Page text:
Most American Catholics have very little idea about the richness and prominence of Catholicism in American culture prior to the great upheavals of the 1960s. The University of Notre Dame Press has just published a book that records just one strand of that rich tapestry: The Letters of Robert Giroux and Thomas Merton, with annotations by Robert Samway, S.J.
The correspondence between these two Columbia University classmates reveals much about the public career and private character of Merton, from the death of his mother when he was seven years old, to his early education in Europe, to his spiritual journey – which led him to embrace life as a Cistercian monk in the Abbey of Gethsemani in Kentucky.
Merton graduated from Columbia College in 1938, immediately entered the university’s M.A. program, and planned to do a doctorate with a dissertation on the poetry of Gerard Manley Hopkins. As a graduate student he attended lectures by Daniel Walsh, who introduced him to Thomas Aquinas and to the works of Etienne Gilson and Jacques Maritain. Gilson’s History of Christian Philosophy in the Middle Ages and Maritain’s Art and Scholasticism moved Merton, “I at once acquired an immense respect for Catholic philosophy and the Catholic faith.”
In August of that year, he began attending Mass and in November he was baptized and received his First Communion. Merton taught English composition at Columbia for a semester and shortly after taught English at St. Bonaventure University. At age 26 he entered Our Lady of Gethsemani Abbey and took the religious name of Brother Maria Louis.
Some years before entering the monastery, Merton was browsing in a bookstore on New York’s Fifth Avenue and bumped into his classmate Robert Giroux. Merton had written several pieces of fiction and a book of poetry, but failed to secure a publisher. Giroux was already in the publishing business, working for Harcourt and Brace, where he would edit writers like T.S. Eliot, Flannery O’Connor, and dozens more. One thing led to another and Giroux was eventually to publish more than twenty-five titles by Merton.
Merton’s extensive correspondence goes well beyond this book, but there are glimpses of it in his and Giroux’s letters. Jacques Maritain became a lifelong correspondent, Evelyn Waugh writes to praise him for The Seven Story Mountain, Clare Booth Luce advises him about the intricacies of publishing.
For his part, Merton admonishes Aleksei Surkov, the head of the Soviet Writers Guild for not supporting Boris Pasternak, author of Dr. Zhivago, which was not allowed to appear in Russia.
Waugh is effusive in his praise of Merton’s The Seven Storey Mountain, “I regard this as a book which may well prove to be of permanent interest in the history of religious experience. No one can afford to neglect this clear account of religious experience.”
Americans, hungering for meaning and purpose after the horrors of World War II, seemed already to know that instinctively. The initial run of 600,000 quickly sold out and was followed by subsequent printings. Yet the New York Times refused to include it on the best-seller list because it was a “religious” book.
Other correspondents included Mark Van Doren and Daniel Walsh, Merton’s two favorite professors at Columbia; Fr. Martin’D’Arcy, Aldous Huxley, Gregory Zilbourg, and Baroness Catherine de Hueck Doherty. Merton’s correspondence with Dom Jean Leclercq, OSB of Clairvaux Abbey has been published separately as Survival or Prophecy.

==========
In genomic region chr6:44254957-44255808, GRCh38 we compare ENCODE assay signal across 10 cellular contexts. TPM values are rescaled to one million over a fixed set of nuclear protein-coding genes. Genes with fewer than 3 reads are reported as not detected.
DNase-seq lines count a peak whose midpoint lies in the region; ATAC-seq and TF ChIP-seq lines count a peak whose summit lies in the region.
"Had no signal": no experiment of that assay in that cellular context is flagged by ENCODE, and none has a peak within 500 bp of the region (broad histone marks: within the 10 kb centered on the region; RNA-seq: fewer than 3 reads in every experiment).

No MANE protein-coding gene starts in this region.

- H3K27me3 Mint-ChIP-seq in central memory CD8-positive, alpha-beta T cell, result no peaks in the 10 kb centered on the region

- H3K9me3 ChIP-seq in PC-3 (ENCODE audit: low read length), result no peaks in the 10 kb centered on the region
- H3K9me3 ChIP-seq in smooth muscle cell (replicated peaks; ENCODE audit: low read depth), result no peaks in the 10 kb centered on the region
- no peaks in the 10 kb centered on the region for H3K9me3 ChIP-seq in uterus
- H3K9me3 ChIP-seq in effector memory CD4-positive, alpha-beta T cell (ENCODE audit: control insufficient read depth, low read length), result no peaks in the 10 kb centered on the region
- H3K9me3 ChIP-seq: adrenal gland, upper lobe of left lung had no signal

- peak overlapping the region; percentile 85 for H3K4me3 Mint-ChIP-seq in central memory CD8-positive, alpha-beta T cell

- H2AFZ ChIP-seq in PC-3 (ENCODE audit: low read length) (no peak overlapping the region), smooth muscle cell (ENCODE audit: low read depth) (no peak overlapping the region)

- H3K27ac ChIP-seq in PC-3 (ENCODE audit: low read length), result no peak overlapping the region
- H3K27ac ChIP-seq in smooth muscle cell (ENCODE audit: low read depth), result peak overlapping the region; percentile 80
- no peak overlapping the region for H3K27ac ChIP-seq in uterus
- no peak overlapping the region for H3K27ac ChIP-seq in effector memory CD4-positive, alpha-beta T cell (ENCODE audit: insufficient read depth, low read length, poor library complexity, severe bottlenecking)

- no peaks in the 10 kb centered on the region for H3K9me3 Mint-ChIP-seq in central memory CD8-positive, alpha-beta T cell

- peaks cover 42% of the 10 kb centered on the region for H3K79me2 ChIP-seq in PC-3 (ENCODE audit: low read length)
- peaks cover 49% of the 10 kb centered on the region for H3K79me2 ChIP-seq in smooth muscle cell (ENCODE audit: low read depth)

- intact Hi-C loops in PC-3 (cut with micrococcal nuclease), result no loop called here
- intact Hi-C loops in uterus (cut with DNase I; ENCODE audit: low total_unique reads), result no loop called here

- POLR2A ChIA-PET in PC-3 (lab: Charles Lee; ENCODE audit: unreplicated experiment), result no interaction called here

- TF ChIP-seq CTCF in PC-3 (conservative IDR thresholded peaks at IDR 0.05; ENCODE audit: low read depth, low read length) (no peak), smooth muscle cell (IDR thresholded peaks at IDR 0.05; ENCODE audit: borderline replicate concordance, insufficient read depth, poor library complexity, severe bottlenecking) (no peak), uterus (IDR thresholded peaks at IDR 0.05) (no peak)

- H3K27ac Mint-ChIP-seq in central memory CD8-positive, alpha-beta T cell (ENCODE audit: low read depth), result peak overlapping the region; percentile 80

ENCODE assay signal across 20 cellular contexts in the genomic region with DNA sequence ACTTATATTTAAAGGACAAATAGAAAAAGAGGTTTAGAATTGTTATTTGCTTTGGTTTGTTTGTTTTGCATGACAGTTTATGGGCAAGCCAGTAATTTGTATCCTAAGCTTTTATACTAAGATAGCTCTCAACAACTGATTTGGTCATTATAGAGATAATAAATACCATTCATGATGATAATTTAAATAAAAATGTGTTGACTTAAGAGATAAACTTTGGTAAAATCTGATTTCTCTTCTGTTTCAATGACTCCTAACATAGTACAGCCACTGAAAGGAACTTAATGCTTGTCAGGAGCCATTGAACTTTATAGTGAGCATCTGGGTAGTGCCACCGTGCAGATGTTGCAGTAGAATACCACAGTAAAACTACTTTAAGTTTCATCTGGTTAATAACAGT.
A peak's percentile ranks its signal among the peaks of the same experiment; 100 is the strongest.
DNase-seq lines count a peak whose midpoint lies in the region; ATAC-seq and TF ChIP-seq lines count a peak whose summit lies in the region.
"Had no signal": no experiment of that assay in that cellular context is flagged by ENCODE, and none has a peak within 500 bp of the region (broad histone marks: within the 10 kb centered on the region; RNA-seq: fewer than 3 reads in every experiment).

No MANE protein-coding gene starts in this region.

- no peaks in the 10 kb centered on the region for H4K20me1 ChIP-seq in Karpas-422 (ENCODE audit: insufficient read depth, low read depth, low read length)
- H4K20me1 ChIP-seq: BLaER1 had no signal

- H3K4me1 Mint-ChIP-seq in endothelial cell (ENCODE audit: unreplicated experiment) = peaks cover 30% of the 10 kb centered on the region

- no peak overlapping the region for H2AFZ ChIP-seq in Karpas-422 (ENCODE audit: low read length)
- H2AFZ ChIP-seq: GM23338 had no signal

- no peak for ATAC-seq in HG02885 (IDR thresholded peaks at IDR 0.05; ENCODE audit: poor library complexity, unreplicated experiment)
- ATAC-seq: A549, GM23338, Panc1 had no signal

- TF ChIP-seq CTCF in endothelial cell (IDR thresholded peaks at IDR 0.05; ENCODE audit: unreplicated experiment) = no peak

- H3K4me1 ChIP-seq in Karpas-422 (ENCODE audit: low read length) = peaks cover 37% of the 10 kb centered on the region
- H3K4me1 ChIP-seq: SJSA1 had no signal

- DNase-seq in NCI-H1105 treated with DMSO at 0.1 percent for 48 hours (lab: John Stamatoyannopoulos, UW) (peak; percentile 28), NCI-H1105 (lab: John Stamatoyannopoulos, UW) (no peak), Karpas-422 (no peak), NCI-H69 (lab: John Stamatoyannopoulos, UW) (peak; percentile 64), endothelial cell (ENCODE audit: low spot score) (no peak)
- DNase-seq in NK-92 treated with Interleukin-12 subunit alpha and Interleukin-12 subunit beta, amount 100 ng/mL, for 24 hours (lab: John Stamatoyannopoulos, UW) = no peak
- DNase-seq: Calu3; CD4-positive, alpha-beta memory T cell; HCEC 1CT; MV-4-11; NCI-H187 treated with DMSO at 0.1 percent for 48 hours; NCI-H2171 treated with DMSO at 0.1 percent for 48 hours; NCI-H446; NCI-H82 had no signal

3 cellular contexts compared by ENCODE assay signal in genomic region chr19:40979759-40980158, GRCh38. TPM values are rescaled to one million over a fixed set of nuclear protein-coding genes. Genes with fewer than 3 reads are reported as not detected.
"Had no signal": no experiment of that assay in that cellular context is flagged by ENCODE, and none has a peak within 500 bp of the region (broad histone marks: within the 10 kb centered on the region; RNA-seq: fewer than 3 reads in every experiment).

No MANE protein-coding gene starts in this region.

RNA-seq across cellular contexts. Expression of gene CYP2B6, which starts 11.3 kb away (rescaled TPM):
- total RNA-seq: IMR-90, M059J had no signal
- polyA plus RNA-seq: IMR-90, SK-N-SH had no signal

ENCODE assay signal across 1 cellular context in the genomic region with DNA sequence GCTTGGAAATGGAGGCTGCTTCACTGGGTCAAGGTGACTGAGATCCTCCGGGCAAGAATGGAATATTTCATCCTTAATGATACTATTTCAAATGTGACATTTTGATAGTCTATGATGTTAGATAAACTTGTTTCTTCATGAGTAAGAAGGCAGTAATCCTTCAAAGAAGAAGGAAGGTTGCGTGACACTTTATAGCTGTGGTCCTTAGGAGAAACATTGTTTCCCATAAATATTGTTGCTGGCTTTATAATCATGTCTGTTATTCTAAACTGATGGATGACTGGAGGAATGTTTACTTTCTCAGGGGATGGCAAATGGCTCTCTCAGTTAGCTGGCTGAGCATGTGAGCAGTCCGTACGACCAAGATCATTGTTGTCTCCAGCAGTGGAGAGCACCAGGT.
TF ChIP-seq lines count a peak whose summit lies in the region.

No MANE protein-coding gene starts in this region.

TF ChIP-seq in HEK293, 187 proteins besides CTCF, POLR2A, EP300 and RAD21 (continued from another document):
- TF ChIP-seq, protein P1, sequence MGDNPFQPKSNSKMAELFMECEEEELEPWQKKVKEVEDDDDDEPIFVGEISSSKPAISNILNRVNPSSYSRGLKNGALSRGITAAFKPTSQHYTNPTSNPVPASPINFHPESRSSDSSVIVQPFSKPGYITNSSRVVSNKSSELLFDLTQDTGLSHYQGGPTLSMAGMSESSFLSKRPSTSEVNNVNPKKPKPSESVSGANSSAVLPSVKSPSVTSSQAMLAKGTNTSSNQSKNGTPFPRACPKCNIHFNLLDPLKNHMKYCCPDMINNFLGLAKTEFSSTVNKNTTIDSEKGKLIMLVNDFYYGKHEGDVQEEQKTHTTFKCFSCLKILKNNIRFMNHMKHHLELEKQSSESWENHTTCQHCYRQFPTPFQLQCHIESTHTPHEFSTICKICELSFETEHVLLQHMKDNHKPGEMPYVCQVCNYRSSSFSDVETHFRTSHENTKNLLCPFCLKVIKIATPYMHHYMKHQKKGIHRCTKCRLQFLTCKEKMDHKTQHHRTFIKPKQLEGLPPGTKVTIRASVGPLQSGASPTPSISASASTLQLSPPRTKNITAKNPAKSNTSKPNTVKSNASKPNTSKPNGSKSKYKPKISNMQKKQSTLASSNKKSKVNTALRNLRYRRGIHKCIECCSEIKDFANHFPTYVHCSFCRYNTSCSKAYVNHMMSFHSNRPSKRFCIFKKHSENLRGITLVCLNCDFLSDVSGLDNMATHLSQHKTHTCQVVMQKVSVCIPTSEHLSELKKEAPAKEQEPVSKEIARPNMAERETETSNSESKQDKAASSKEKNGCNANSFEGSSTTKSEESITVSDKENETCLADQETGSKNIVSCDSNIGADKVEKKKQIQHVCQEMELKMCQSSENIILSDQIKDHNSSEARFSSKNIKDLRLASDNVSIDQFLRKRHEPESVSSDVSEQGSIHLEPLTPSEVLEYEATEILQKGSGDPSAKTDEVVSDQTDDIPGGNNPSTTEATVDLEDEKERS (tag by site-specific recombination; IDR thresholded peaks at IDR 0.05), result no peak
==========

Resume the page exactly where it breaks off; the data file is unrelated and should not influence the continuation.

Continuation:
On a personal note, perhaps as a result of such correspondence, while I was teaching in Louisville, I became an unofficial chauffeur for some of Merton’s distinguished guests. I got to know Merton and later, when I was organizing Bellarmine College’s annual faculty retreats, I held two at Gethsemani with Merton as retreat master and discussion leader.
As a result of his near global correspondence, Merton was well informed about current events. He closely followed the proceedings of Vatican II, for instance, in part by reading the reports of “Xavier Rynne,” which he asked me to excerpt for him from The New Yorker (the Abbey did not subscribe).
At the faculty retreats it became clear that Merton and I were frequently at opposite ends of the intellectual spectrum on theological and social issues. And as we’ve learned since, he was less than a perfect monk. But he was an engaging opponent, and I published one of his presentations in a book that I edited: The Impact of Vatican II.
On one occasion I drove Mark van Doren, the great Columbia scholar and poet, who had been lecturing in Louisville, to Gethsemani. Merton, who at that time was Master of Novices, invited us to a lecture he was about to give them, a marvelous presentation of “John of the Cross’s Conception of the Dark Night of the Soul.” Van Doren followed with a lecture on the value of a liberal education.
This took place a week or so after Charles, Mark’s son, in a notorious episode, was exposed as an actor – and not the extremely erudite young Columbia University professor he was made out to be on the fraudulent television show, “The Sixty Four Thousand Dollar Question.” The first question Merton put to van Doren was, “How is Charles?” Van Doren replied simply, “Charles has learned very early in life neither to seek fame nor fortune.”
Still, those were great days for American Catholicism. At about the same time Merton produced The Seven Story Mountain, for example, a recent Harvard graduate, Avery Dulles, published A Testimonial to Grace. His conversion took a similar path to Merton’s and that of many others, “I found myself avidly reading modern Aristotelians – Catholic authors such as Etienne Gilson and Jacques Maritain – and adhering to the logic of their doctrine with a fervor I could not capture today.”
Dulles, of course, went on to become one of the greatest American theologians and biblical scholars of his generation, and was made a Cardinal by John Paul II in 2001.